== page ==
We've had quite a few heavy subjects in these posts lately, so today, I thought I'd lighten things up.

A few years ago, I went to an independent film festival at which several filmmakers gave lectures. One of those lectures contained an unusual piece of writing advice: 

"Smartphones are your enemy—characters can do all sorts of things with them that would derail your story!"

It makes sense. In stories set before about 2012, if characters want to know something, they have to find it out themselves. This could require anything from seeking out a reclusive wise man/woman to trawling a vast library to finding someplace with a computer and an internet connection. These time-consuming quests provide opportunities to show character development, put the characters under a time crunch or other kinds of stress, add moments of humor, cut away to characters in a different location, and so on.

However, in a modern setting, practically everyone (at least in developed countries) has a smartphone. That's helpful if we need our characters to learn something right away, whether it's news or a specific piece of information. But what if we need to make things more complicated? Here are a few ideas.

  • Break the smartphone. This could involve having a character drop the phone, giving it a bug or quirk, or putting a key feature or app out of commission. 

  • National Treasure: Book of Secrets came out a few years before smartphones became common, but it uses this tactic during the London car-chase sequence (about 1:38-2:16 in this clip). Ben's workaround raises the stakes by forcing the group to commit two additional crimes (running a red light and hacking into a police database) and leads to a nice moment of character development.

  • Have a character forget their phone at home. Everyone does this sometimes, especially if they're under stress or in a hurry. This technique works best if a character is alone or if only one character in the group would reasonably have a smartphone, such as in a group of one adult and several young children.

  • Have a character intentionally leave their phone behind. Sometimes people want to disconnect or do a hazardous-to-electronics activity. In the episode "Boys Adrift" of I Shouldn't Be Alive, two teenagers leave their phones in their car before taking a boat out on the ocean, because they think they'll only be gone a few hours and don't want to risk ruining their phones.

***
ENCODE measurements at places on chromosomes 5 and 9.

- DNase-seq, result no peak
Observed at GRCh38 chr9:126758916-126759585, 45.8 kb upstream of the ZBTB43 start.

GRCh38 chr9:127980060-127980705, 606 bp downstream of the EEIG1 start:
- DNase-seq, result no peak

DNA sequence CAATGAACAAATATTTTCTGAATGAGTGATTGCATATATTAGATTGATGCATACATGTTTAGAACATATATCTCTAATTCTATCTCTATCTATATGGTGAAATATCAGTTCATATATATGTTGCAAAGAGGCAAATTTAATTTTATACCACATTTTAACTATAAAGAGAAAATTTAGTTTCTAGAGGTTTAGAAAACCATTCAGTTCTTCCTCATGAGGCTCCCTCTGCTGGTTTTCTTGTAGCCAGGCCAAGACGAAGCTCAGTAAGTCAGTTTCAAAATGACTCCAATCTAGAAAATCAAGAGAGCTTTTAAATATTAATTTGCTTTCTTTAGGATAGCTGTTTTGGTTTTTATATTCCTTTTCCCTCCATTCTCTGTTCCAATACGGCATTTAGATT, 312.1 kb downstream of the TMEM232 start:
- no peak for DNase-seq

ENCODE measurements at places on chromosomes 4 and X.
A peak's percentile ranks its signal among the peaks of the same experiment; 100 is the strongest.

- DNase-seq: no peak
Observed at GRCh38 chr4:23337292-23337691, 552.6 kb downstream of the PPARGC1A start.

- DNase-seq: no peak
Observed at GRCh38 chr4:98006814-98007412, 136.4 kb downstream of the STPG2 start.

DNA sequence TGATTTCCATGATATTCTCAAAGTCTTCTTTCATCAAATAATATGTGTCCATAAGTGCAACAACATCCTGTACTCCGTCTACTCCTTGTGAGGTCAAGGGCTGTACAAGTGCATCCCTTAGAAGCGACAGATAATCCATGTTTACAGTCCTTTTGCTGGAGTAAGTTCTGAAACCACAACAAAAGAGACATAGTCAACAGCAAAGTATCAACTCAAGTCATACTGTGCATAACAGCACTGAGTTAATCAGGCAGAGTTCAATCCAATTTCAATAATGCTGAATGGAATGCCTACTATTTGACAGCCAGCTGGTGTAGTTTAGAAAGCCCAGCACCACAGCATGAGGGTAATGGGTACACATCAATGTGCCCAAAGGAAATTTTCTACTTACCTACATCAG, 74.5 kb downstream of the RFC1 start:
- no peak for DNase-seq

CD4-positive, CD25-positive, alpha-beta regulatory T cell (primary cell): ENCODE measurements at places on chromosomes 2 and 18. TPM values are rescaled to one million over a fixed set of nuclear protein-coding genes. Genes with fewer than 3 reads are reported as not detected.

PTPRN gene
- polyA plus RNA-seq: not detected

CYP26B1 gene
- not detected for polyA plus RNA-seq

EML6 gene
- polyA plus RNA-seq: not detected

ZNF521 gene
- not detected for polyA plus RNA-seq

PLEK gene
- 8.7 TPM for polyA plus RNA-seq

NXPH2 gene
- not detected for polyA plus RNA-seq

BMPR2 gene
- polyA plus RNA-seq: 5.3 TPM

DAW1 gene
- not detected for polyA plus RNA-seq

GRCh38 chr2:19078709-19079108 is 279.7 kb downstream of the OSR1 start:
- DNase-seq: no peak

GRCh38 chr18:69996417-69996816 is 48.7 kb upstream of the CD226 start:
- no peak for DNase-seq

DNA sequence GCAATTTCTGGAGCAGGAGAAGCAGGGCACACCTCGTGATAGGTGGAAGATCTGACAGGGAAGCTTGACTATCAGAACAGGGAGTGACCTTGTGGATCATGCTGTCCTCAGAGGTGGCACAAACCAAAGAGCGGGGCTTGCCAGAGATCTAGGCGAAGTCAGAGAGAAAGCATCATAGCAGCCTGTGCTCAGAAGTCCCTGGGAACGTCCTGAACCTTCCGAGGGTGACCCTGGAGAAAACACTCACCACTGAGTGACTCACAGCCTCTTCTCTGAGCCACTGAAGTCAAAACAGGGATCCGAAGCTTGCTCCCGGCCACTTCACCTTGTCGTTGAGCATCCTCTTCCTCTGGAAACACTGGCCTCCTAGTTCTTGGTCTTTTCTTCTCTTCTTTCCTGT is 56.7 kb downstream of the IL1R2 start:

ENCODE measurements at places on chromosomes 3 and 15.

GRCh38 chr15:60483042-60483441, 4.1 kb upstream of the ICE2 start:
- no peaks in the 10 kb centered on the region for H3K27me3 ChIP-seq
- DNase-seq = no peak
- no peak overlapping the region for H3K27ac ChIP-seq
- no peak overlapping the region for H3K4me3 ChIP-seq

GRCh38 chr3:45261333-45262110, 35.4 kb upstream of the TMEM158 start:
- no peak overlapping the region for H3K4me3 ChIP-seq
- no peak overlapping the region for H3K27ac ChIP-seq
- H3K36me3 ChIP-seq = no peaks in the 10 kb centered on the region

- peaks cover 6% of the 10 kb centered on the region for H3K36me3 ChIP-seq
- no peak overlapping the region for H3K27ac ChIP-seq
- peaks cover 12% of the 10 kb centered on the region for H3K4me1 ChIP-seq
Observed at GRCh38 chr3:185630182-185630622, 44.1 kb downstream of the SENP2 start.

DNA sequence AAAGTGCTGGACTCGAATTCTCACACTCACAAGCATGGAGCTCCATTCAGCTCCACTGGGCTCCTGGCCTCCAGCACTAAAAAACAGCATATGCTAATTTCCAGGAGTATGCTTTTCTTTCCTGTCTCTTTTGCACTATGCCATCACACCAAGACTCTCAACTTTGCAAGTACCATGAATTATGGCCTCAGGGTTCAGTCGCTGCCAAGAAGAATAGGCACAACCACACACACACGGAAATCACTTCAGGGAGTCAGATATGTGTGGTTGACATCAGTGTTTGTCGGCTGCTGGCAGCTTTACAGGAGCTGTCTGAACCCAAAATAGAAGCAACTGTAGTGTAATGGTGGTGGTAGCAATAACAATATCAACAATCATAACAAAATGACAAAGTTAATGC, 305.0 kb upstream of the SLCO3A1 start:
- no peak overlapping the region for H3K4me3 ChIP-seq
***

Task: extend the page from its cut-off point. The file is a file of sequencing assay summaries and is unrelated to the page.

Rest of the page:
• Disrupt the network. The phone itself might work fine, but if the internet is having problems, phone towers or satellites are down, the government blocks or censors certain websites (such as in China), or the user is in a place that doesn't get reception, the phone will do them little good.

  • Even high traffic can disrupt a cell-phone network, though this might not be as common now as it used to be. For example, in early 2008, I was attending a university run by my church. One evening, news broke that our church's beloved president had passed away. I tried to call my family, but practically everyone on campus was doing the same thing. If I remember correctly, I couldn't get a call through to my family until the next morning.

  • Kill the battery. Phones always die at the most inconvenient times anyway, right? We might as well take advantage of it. 😉

  • Make the information harder to find than expected. For instance, I had a surprisingly difficult time finding out what the Angelus bell sounded like for one of my screenplays. Though I ultimately found what I needed by trying different search terms, this doesn't always work. The characters might have to resort to more-time-consuming or riskier means to find out what they need to know.

Write on,


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(Thanks to Ashkan Forouzani for sharing their work on Unsplash.)